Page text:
This is the first year I have taught summer school. I have to say it doesn’t pay enough and I will not do it again. However, I have had an interesting teaching experience. One of the courses I was to teach is called “Tech”.
When I picked up the curriculum it just said here is $500 to purchase what you need to teach tech. No curriculum. I was to make up my own curriculum. It is a good thing I was teaching this and not one of the other staff, since I have a degree in technology.
So I started wondering what I could teach and still afford for $500, which I knew would not go to far. Robotics was a thought until I found out one kit for 4 kids cost over $400. I had 3 classes of 29.
I finally settled on Scratch. Scratch is a game programming system by distributed by MIT. It is free, but the issue was
does it come with a curriculum that we could accomplish in 2 weeks
. I started checking out options and found that 1. Scratch did not have to be downloaded or installed. (that made my tech dept. happy), it can be done online at scratch.mit.edu. 2. Scratch has a text of sorts. There was a book available that is called “Super Scratch Programming adventure”. 29 of them cost me $400. This book teaches the kids how to program games. Each chapter is a separate type of game and all the different games together make one large game. When you are done with the book you have experienced building 7 different types of games from first person shooters, to maze and platform games. The programming is done with blocks that link together like legos.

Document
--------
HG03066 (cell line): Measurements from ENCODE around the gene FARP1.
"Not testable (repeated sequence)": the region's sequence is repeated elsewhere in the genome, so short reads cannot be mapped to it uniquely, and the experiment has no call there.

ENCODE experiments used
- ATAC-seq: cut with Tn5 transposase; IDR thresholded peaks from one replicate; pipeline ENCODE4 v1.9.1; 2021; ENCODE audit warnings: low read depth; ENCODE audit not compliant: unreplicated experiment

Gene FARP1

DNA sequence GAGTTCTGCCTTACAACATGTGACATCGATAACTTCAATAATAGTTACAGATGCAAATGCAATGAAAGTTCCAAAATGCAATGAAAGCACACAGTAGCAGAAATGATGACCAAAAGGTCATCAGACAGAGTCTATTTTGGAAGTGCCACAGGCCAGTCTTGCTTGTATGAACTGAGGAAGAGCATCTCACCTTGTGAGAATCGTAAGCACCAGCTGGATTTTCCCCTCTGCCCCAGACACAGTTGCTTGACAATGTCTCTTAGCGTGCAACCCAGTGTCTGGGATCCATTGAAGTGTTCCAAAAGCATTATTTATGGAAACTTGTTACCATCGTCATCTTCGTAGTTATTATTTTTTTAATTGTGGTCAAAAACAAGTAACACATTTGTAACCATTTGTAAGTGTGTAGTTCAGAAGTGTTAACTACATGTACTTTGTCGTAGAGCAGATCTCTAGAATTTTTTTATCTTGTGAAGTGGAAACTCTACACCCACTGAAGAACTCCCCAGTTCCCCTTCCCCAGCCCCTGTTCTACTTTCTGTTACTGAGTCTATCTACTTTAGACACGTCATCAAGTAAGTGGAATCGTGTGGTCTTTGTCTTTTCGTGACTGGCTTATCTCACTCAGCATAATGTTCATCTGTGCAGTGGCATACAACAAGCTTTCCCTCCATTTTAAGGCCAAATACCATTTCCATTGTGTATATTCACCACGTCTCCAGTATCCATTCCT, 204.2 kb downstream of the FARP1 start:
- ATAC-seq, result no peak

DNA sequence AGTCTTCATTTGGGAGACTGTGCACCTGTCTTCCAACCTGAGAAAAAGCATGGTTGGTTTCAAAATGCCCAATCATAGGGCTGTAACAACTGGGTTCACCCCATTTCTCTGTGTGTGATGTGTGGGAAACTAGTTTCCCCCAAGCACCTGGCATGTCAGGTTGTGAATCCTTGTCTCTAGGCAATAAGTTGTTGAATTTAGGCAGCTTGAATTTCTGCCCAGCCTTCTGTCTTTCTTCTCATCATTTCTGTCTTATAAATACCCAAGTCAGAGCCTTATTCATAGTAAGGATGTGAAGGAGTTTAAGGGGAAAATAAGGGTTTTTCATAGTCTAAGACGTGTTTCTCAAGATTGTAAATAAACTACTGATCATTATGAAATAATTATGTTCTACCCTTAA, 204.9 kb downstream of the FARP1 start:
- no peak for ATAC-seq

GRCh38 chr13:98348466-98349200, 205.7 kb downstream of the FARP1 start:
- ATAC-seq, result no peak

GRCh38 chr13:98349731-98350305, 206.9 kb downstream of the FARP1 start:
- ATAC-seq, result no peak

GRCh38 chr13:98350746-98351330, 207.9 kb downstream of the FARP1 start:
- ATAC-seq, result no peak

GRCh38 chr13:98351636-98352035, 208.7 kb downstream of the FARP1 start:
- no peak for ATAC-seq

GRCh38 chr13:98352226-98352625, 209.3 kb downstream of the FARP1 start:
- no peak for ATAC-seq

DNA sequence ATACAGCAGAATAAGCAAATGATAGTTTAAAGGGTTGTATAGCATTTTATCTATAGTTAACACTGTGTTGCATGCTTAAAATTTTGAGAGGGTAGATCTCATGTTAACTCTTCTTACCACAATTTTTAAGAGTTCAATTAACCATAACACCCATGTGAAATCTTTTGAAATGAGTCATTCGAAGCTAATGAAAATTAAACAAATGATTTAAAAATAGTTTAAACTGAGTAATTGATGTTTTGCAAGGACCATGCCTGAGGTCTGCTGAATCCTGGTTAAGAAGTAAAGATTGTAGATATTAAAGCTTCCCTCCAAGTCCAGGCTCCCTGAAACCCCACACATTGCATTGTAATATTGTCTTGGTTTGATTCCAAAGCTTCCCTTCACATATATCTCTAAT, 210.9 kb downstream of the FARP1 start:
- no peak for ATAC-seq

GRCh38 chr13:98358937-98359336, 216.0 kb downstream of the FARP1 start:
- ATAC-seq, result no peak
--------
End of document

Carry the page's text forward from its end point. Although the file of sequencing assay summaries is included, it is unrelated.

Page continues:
I surmised that we could make it through two of the games before the end of the two weeks.
Each student gets to program their own game.
The students can share their work and help each other through collaboration.
The programming is hands on and encourages problem solving.
The students get to experience all facets of making a video game from conception to making the characters to final production.
Programming teaches logical thinking.
Programming reinforces sequence building.
Programming reinforces the importance of math skills in the real world.
Programming reinforces keyboarding and proof reading skills.
Programming encourages abstract thought.
I have to say the experiment was a success. I can’t even get the kids to stop working at the end of class. Many of them have personalized their games with background music and their own art work. They even ask if it is ok to work on it from home. To which I say YES YES Please do!!
That however was the only thing I like about summer school